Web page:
Clashes in philosophy and strategy between farmers and the U.S. Department of Agriculture (USDA) are certainly nothing new, but a current conflict has at least one Mississippi Delta group vowing to take the fight to the courts if need be.
At a recent board meeting, Delta Council Farm Policy Committee chairman Dan Branton said the Stoneville-based organization was “gravely disappointed” in the USDA’s apparent effort to change the language in the 2008 Farm Bill that affects eligibility to participate in farm programs.
“Farmers are submerged in some of the most difficult economic times we have ever faced, and our own Department of Agriculture now decides to restrict the income protection features of the 2008 Farm Bill further than Congress stipulated in the law,” Branton said.
At the heart of the Delta Council’s beef with the USDA is the definition of “actively engaged” in the 2008 Farm Bill. According to John Phillips, a Yazoo County farmer who serves as president of the Delta Council, Congress passed the 2008 Farm Bill with the same definition of actively engaged as the prior Farm Bill. Phillips said the bill called anyone who owns a share of a farm to be defined as actively engaged, even if a party was not actually involved in day-to-day farming operations.
He explained that this is prevalent in the farming community, particularly on family farms. One or more parties might be heavily involved in the decisions and operations of a farming operation but have another career and not actually drive tractors, plant, harvest, etc. The 2008 Farm Bill, as passed by Congress, allowed that, according to Phillips.
However, the Delta Council contends that the USDA, utilizing authority it acknowledges the agency has, is moving to change the actively engaged definition. If a party owns part of a farm, but gains livelihood from another profession, he or she is disqualified for farm program participation.
Phillips gave this example: Two brothers own a 1,000-acre family farm. One is the full-time farmer, The other is, say, an attorney. The attorney may meet with his farmer brother regularly on farm business and has significant input on crops to plant, equipment to purchase, etc. However, since farming is not his primary occupation, only 500 acres of the farm would be eligible for farm programs if the USDA language-change occurs.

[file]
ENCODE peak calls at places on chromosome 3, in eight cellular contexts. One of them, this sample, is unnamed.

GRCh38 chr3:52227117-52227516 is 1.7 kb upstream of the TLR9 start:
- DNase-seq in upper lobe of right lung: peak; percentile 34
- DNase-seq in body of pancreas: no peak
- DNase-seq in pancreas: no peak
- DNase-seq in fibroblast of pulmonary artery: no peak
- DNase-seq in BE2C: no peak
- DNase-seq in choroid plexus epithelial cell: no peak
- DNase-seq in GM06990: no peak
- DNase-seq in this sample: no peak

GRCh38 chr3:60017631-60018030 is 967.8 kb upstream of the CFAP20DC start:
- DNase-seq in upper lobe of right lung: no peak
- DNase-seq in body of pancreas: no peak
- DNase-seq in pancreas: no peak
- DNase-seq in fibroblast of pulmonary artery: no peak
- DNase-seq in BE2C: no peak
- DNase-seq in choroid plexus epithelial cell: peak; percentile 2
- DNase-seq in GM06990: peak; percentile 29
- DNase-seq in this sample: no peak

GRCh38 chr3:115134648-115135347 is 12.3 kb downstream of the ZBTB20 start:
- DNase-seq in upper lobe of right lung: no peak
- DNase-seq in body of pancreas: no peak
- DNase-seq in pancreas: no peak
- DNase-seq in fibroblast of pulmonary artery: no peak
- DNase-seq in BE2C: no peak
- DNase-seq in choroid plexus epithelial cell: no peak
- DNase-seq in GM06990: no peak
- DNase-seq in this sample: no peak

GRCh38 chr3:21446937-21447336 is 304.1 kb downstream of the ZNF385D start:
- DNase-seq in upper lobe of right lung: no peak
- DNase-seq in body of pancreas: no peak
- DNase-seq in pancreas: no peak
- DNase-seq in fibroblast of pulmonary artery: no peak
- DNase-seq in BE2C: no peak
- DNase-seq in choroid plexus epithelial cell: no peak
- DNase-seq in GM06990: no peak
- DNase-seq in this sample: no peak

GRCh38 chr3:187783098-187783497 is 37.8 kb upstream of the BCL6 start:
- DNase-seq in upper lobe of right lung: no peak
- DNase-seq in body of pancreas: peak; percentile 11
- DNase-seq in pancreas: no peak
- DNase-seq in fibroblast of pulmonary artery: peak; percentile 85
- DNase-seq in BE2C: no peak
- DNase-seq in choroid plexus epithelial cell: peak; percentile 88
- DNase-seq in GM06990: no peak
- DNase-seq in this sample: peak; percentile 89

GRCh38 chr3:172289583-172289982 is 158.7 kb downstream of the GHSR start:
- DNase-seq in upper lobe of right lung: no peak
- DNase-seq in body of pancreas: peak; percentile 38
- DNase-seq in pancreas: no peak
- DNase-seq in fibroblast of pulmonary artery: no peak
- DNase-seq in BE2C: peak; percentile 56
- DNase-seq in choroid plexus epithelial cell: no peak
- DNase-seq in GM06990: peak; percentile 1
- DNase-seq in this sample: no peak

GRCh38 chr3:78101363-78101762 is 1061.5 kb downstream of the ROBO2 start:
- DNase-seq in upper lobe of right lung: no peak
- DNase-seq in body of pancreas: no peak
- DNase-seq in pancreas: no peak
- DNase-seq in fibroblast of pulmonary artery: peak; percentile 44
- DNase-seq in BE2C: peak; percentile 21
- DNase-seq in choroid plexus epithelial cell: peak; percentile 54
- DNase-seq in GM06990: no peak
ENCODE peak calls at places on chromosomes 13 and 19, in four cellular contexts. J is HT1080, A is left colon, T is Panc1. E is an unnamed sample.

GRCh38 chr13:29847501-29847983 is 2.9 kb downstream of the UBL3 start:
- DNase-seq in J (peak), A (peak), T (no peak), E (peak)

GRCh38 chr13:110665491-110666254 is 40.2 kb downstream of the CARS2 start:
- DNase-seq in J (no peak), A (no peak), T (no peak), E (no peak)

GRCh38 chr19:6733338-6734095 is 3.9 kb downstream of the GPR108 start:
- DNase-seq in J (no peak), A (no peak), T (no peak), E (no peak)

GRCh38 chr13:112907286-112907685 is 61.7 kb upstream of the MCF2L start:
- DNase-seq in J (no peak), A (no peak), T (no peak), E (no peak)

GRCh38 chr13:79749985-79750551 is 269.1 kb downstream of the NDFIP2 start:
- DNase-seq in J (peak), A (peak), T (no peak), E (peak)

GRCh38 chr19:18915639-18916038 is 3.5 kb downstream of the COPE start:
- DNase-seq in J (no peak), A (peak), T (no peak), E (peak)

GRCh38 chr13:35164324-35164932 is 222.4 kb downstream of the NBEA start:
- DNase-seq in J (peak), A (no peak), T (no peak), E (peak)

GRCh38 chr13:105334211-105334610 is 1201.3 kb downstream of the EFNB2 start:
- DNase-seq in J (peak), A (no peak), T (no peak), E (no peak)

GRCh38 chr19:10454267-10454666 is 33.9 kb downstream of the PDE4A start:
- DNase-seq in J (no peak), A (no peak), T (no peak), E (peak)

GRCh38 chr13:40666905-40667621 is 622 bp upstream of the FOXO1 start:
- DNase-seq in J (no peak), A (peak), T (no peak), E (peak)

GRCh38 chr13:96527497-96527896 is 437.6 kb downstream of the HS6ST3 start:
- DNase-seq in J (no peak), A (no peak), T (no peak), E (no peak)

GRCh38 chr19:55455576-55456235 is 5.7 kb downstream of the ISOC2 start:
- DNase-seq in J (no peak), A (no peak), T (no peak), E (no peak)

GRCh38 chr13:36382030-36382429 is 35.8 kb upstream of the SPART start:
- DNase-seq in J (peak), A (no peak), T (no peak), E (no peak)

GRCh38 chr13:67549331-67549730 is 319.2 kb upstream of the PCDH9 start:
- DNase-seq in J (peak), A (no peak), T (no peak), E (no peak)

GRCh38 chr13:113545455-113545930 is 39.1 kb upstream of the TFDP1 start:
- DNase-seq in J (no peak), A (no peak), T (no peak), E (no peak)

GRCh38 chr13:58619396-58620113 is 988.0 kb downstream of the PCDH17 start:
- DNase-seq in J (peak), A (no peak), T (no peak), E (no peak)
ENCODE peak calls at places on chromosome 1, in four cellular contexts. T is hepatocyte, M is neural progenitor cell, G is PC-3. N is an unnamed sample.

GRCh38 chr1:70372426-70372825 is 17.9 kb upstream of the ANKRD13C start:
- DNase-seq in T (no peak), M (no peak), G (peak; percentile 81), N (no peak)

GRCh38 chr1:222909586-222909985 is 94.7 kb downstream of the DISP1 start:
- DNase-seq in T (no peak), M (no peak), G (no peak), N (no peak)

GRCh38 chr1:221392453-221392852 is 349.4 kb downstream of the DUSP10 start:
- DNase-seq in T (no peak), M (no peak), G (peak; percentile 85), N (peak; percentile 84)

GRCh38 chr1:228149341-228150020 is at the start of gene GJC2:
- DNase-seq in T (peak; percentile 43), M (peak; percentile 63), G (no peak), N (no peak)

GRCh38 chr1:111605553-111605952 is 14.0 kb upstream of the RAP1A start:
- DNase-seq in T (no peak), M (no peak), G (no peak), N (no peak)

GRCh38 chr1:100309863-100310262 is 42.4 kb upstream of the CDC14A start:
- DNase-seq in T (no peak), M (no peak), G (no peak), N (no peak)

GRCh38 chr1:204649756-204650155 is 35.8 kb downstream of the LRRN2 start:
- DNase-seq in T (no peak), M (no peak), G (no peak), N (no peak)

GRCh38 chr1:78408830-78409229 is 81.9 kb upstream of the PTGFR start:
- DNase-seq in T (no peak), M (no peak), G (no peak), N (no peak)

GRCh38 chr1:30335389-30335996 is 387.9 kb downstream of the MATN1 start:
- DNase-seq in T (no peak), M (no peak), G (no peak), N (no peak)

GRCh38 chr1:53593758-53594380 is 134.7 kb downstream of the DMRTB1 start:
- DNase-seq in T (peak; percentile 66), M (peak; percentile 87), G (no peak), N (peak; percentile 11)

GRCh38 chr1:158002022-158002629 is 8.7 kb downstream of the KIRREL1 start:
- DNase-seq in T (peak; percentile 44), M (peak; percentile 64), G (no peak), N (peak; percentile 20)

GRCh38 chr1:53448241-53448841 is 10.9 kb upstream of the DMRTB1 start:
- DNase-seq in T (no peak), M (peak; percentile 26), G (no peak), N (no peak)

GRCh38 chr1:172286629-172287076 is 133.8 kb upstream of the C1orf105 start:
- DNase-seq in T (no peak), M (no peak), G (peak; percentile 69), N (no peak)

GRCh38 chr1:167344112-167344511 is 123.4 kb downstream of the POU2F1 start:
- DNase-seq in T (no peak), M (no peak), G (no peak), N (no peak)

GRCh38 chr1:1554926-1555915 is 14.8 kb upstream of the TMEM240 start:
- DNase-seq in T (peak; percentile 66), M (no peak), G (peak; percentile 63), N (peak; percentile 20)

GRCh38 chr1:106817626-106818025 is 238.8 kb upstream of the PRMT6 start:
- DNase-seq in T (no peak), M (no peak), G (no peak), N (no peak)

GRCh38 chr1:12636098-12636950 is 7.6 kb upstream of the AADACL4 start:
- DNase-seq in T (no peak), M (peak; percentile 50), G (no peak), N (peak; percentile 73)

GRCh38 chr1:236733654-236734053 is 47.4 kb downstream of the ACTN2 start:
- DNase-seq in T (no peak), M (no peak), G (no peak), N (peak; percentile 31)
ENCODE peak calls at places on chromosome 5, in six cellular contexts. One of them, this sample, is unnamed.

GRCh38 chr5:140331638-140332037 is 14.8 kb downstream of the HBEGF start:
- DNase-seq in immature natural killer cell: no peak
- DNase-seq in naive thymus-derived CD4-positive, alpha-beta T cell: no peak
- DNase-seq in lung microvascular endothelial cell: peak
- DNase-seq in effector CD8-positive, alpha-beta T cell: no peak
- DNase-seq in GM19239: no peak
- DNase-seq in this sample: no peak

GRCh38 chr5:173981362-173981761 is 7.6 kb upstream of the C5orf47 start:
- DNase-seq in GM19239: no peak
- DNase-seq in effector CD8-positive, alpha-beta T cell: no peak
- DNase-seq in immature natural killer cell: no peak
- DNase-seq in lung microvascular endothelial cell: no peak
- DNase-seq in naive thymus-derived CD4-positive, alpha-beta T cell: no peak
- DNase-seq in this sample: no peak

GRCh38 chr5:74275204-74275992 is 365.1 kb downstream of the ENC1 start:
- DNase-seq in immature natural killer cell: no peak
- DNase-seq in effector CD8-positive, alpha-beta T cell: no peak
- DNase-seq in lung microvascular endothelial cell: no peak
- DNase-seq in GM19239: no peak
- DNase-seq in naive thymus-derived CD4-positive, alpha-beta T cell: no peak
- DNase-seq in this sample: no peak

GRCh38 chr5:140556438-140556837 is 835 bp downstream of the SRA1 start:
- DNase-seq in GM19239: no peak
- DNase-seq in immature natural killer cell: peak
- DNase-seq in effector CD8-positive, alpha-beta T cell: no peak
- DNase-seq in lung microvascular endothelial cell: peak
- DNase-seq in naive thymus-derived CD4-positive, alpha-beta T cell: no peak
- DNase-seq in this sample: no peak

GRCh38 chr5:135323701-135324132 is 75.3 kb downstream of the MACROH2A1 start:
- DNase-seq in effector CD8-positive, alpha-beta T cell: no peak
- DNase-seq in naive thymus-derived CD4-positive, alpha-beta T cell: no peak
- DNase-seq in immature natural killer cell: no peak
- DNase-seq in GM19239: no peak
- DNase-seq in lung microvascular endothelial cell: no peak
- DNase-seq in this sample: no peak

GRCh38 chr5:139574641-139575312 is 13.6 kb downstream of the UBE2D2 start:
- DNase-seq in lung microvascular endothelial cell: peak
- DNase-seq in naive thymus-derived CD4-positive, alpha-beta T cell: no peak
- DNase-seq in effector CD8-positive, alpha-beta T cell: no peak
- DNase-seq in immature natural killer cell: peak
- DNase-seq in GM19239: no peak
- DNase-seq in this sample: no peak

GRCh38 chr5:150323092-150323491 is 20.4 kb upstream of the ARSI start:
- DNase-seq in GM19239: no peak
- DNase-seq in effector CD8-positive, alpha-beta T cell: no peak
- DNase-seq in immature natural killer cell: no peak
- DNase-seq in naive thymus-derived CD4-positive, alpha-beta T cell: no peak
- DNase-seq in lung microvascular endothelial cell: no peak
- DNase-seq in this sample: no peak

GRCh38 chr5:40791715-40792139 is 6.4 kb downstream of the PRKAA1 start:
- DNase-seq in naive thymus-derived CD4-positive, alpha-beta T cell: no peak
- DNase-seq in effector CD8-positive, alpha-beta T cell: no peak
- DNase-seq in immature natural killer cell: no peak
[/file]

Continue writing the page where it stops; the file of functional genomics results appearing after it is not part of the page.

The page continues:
“Can you see what kind of impact this could have?” Phillips asked, who said he was one of the family farmers who would be negatively affected by the proposed new language. “I don’t have a figure in front of me, but I can say that this will impact a very significant percentage of farmers. I am extremely concerned.”
Phillips grew up on the farm, and has been farming himself since the early 1970s. He has seen plenty of ups and downs, but said that this issue, coupled with the current global economic woes, high fuel costs and weak commodity prices has him as troubled as he has ever been.
“Unless rice turns a profit, and I haven’t checked my budget figures on rice, there is no crop any creative mind in the South can turn a profit on right now,” he said succinctly.
He said he finds it disturbing that Congress, an elected, representative body, can pass legislation that can be revised by a federal agency that does not answer to the voting public.
When asked if thought the USDA was definitely moving to change the provision, Phillips said, “That’s my understanding. That’s what they are going to do.”
He said he has heard from other farm groups in other states, and they “don’t know what to do. We’re up against the federal government. What can you do?”
If that sounds like a concession of defeat, Phillips was quick to say otherwise.
“We fully intend to enlist the support of all national commodity organizations that represent farmers to oppose USDA actions to restrict eligibility, and if the department insists upon carrying this forward, we will enlist the support of our friends in Congress and even consider the courts as a final recourse for reversing any such action by USDA,” said Phillips.
Contact MBJ staff writer Wally Northway at email@example.com.
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